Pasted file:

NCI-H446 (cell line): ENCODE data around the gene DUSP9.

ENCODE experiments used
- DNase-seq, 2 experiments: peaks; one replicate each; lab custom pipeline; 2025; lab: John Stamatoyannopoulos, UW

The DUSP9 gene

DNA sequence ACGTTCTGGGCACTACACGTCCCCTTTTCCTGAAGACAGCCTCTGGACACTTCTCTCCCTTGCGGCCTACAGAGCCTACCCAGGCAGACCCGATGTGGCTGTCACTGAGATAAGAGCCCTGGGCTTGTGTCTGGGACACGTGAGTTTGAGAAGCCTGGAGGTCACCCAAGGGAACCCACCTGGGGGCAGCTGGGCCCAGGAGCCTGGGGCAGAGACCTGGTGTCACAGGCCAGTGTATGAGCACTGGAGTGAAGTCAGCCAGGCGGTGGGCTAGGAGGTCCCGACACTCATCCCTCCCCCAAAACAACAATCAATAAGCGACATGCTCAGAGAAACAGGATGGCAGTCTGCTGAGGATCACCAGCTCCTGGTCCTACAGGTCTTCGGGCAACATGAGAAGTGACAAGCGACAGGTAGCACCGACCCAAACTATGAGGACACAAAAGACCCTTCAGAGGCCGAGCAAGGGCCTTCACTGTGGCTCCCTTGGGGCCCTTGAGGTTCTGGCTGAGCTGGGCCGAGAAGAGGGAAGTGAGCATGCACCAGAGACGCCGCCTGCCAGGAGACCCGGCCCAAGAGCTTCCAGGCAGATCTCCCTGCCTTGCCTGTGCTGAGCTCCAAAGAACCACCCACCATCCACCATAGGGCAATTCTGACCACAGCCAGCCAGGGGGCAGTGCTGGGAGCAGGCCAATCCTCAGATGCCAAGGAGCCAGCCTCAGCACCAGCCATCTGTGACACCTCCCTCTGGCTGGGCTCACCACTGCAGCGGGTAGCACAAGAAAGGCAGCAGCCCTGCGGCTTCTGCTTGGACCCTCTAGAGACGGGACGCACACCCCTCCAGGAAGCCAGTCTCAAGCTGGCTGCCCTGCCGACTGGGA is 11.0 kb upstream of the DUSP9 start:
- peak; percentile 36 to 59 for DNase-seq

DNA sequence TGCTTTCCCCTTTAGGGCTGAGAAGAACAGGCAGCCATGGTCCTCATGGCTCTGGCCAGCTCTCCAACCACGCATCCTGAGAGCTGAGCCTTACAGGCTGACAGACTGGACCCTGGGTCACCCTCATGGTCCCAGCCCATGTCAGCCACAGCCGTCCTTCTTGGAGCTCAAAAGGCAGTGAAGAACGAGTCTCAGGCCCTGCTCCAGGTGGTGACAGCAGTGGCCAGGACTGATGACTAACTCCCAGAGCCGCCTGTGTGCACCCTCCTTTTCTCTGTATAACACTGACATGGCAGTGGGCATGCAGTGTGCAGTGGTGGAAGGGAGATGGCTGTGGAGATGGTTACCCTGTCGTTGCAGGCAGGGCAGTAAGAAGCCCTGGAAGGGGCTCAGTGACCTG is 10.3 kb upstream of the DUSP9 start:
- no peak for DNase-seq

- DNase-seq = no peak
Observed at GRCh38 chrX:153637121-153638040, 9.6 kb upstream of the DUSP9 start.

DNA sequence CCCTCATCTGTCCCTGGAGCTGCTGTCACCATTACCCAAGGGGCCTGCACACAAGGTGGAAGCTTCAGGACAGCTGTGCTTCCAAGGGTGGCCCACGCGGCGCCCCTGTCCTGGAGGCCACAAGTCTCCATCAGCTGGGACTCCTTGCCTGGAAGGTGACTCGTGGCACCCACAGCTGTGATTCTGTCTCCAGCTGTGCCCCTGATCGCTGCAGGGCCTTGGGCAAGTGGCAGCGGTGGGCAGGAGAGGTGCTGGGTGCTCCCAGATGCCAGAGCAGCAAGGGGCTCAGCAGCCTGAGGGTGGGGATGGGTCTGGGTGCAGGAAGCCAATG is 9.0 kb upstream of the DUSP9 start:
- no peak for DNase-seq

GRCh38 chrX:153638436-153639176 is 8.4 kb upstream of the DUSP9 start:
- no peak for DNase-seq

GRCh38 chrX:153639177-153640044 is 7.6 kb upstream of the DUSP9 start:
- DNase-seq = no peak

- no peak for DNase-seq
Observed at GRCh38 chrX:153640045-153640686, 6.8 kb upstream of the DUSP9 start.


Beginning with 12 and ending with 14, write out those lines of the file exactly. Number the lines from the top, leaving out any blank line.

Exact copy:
- no peak for DNase-seq

GRCh38 chrX:153638436-153639176 is 8.4 kb upstream of the DUSP9 start:
- no peak for DNase-seq